Books As Compost

I used to be an organic farmer, so I a course in miracles how compost works. You take the “raw ingredient” fresh from the horse and let it lie and develop in what is referred to as a “compost pile.” After a year, you put that compost stuff on the seeds and baby plants. Behold how it makes the veggies and fruits sprout and mightily grow. When the plants mature and produce, you get to eat succulent tomatoes and cucumbers. Yum.

Books, like compost, get good things to grow in organizations. Over the years of coaching and annoying companies, it has become clear to this baldy that books have the power to change. Reading specific, specially selected books can create an environment conducive to causing and creating organizational change and development. When a management group reads the same book, it is like they have had a common experience with a common language to communicate with each other more effectively. So, what does that get you?

Generate Alignment the Easy Way

Reading the same book gets executives of the company on the same page when talking about a topic. After everyone has been reading the same title, the readers share a common vocabulary. Groups reading together enhance understanding and the acceptance of new ideas. Even when the leadership team does not agree on the ideas of the book, or how those notions should be implemented, the executives now have parameters from which to debate and explore issues.

For example, I have seen business teams put together really terrific customer service programs after reading Raving Fans by Ken Blanchard. Heck, after reading that book I’ve seen teams discover for the first time that having “raving fans” customers could be a very good thing. Before reading that book, they did not have the distinction “raving fans” nor interest in having raving fan customer service.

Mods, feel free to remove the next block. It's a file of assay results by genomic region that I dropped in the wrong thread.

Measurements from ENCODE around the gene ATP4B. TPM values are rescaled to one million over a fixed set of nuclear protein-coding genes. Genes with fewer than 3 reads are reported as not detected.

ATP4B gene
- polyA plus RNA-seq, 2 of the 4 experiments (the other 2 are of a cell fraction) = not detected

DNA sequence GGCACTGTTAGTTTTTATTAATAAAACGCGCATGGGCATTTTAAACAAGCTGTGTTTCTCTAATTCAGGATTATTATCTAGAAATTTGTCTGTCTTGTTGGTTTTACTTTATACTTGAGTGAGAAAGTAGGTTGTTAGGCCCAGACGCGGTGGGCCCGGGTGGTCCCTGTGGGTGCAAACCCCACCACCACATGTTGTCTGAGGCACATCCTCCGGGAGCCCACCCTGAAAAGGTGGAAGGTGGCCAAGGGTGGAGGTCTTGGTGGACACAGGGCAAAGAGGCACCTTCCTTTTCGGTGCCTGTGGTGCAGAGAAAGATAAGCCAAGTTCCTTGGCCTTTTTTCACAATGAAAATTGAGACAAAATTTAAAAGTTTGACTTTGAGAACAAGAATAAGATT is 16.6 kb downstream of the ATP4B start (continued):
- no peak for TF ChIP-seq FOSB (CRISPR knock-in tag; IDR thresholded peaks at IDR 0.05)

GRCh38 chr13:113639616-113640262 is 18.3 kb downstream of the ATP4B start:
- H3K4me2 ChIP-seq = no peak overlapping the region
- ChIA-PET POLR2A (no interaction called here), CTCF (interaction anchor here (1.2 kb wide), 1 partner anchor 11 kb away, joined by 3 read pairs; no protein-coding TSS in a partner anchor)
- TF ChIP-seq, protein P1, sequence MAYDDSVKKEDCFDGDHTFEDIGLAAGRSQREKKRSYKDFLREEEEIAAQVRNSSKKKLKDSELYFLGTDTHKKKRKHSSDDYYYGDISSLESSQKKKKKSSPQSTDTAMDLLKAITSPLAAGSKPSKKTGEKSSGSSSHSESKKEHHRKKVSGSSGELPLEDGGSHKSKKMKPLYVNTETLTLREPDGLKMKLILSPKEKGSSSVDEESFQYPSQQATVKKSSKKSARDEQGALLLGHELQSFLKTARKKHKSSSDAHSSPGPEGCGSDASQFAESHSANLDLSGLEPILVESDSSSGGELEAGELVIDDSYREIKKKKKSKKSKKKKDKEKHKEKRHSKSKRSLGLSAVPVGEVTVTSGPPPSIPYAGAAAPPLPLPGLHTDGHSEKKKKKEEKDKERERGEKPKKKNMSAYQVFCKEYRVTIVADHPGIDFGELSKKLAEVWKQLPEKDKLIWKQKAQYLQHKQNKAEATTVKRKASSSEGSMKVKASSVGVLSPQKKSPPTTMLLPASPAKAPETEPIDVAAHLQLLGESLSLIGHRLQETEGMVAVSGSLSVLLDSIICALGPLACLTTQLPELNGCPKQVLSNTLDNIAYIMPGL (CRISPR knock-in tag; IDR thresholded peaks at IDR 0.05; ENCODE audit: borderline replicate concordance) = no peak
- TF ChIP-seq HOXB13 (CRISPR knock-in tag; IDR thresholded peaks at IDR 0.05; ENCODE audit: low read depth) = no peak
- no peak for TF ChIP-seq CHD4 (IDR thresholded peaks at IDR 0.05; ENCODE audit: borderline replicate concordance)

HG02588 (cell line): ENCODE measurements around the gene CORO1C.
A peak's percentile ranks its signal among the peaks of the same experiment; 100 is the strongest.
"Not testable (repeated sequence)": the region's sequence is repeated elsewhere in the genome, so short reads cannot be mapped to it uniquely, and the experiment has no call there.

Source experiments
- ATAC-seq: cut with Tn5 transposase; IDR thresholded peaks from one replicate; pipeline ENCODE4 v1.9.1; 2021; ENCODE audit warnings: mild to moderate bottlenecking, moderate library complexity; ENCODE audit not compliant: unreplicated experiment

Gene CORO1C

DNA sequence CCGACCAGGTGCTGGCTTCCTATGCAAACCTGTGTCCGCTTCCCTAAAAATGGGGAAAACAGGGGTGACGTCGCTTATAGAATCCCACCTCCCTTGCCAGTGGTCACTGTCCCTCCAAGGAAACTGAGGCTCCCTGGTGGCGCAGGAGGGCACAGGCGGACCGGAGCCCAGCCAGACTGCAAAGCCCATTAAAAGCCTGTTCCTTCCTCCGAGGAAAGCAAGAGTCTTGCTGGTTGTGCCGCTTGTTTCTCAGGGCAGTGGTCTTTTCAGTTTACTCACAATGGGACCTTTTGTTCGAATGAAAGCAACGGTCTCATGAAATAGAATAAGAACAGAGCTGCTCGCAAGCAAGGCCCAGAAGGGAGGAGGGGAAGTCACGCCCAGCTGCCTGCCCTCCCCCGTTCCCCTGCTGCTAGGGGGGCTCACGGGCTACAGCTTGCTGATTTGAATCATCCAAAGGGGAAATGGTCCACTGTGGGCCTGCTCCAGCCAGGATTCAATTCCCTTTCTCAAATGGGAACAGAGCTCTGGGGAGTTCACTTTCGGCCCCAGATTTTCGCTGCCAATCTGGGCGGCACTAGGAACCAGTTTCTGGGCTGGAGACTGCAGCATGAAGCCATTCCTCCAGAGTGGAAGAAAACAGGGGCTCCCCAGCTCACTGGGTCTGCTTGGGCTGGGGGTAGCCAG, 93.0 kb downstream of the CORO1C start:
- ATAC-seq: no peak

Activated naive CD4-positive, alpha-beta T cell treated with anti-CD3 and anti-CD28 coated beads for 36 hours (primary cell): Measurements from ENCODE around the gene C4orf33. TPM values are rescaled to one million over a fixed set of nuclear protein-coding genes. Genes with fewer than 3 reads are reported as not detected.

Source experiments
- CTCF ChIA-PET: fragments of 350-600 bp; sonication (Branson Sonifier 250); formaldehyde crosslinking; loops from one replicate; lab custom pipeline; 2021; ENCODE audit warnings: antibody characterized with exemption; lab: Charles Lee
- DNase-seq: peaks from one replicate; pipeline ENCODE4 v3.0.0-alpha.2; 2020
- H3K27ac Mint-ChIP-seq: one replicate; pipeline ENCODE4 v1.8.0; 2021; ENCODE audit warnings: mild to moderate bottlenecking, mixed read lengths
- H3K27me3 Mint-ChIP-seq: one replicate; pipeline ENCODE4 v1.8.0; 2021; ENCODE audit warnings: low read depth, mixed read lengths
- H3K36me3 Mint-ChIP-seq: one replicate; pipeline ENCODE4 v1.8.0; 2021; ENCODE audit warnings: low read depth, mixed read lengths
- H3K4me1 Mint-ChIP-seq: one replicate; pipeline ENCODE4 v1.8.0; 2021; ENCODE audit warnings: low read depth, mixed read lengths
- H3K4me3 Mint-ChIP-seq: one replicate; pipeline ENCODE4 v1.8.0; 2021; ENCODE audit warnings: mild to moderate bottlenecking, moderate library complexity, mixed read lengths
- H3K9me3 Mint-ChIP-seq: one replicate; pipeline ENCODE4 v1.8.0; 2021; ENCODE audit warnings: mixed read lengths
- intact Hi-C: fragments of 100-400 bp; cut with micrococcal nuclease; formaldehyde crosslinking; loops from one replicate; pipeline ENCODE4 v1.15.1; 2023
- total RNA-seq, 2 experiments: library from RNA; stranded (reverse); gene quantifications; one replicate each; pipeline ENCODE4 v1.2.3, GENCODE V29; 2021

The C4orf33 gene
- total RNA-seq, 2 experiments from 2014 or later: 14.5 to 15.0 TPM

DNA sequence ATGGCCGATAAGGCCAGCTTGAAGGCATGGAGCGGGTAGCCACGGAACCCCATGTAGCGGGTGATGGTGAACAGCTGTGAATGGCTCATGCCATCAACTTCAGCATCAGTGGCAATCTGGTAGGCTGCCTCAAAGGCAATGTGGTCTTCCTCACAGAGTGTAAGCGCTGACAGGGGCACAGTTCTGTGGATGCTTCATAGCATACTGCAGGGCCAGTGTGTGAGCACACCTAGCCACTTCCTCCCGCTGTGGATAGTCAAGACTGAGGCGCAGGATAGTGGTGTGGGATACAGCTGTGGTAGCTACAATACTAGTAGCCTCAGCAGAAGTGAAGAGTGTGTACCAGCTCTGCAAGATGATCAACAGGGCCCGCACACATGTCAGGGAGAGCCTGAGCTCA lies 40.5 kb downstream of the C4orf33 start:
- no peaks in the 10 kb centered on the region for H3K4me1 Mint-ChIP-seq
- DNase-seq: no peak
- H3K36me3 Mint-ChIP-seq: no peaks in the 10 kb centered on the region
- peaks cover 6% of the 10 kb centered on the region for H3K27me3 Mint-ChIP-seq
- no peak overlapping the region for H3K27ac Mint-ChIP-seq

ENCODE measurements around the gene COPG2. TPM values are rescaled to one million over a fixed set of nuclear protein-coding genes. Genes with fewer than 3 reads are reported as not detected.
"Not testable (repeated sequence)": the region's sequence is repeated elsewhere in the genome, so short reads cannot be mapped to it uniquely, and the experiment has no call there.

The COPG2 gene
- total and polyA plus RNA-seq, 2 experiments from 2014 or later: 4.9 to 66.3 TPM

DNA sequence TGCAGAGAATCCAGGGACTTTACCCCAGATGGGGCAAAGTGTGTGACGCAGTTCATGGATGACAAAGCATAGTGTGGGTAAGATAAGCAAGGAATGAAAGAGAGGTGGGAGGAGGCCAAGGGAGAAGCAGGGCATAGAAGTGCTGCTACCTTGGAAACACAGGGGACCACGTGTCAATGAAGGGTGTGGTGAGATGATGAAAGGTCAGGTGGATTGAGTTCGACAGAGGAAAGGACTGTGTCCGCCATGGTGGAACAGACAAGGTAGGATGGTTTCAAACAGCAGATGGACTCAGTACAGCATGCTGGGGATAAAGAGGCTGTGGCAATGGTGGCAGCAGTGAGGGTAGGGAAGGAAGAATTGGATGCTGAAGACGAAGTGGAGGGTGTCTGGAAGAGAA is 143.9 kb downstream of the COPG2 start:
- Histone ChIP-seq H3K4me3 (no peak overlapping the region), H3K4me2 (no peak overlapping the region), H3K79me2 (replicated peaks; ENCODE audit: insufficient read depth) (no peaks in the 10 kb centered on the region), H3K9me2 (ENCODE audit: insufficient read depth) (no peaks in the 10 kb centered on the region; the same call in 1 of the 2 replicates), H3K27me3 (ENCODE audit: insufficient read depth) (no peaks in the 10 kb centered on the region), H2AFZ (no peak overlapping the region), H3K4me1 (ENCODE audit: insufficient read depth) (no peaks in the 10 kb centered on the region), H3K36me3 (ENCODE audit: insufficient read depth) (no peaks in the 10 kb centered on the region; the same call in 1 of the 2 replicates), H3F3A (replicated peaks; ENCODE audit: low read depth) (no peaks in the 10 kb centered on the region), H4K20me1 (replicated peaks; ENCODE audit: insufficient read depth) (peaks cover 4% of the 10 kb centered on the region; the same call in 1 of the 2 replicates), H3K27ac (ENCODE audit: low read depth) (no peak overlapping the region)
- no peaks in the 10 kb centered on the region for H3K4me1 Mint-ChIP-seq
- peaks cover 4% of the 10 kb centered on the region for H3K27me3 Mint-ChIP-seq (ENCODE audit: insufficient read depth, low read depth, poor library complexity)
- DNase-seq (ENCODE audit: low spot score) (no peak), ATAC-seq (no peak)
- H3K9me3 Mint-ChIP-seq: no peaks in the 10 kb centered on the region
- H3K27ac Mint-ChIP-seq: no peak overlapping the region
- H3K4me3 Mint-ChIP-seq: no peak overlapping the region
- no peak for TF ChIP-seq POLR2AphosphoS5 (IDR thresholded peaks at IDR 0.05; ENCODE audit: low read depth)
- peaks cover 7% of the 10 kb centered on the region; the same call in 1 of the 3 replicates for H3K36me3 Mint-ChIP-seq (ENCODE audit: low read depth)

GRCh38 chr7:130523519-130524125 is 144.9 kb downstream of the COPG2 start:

Case in point: One company, after reading Raving Fans, put into practice using a survey that asked their customers: “Are you satisfied with our service?​ Yes or no? And why?” Another question was, “Are you one of our raving fans? Yes or no? And why?” This type of survey gave employees lots of feedback. It also focused them on converting their customers into “raving fans.” For this company, that step alone was a big step forward and a triumph over the past.

I have also seen teams communicate better after reading The Seven Habits of Highly Effective People by Stephen R. Covey. And, after reading Blue Ocean Strategy by W. Chan Kim and Renee Mauborgne, some executives actually have a transcendent moment and see God. They then alter how they think about and create their new services and products.

Awaking to Fresh Possibilities

Here is an example of the power of a book. About two years ago, I was working with a company that runs homes and offers services for the disabled. They are a for-profit company and they are fairly large: $100M. They have an employee stock-ownership plan (ESOP) that provides a way for employees to own stock in their company. I’m not going to get technical here, nor engage in a conversation about the benefits of ESOPs. It suffices to say that this company marketed itself as “employee owned” both in its marketing material and how they answered the phone.

What disturbed the leadership of this company is that few of the employees could relate to being an owner nor see how being employee-owned company benefited them. As I explored this situation with the leadership group, it became abundantly clear that no one in the leadership group could relate to being an owner nor saw any benefit to the ESOP. Whenever the CFO went into the nuances and benefits of the ESOP, everyone promptly went to sleep, or rolled their eyes, or rolled their eyes as they went to sleep.

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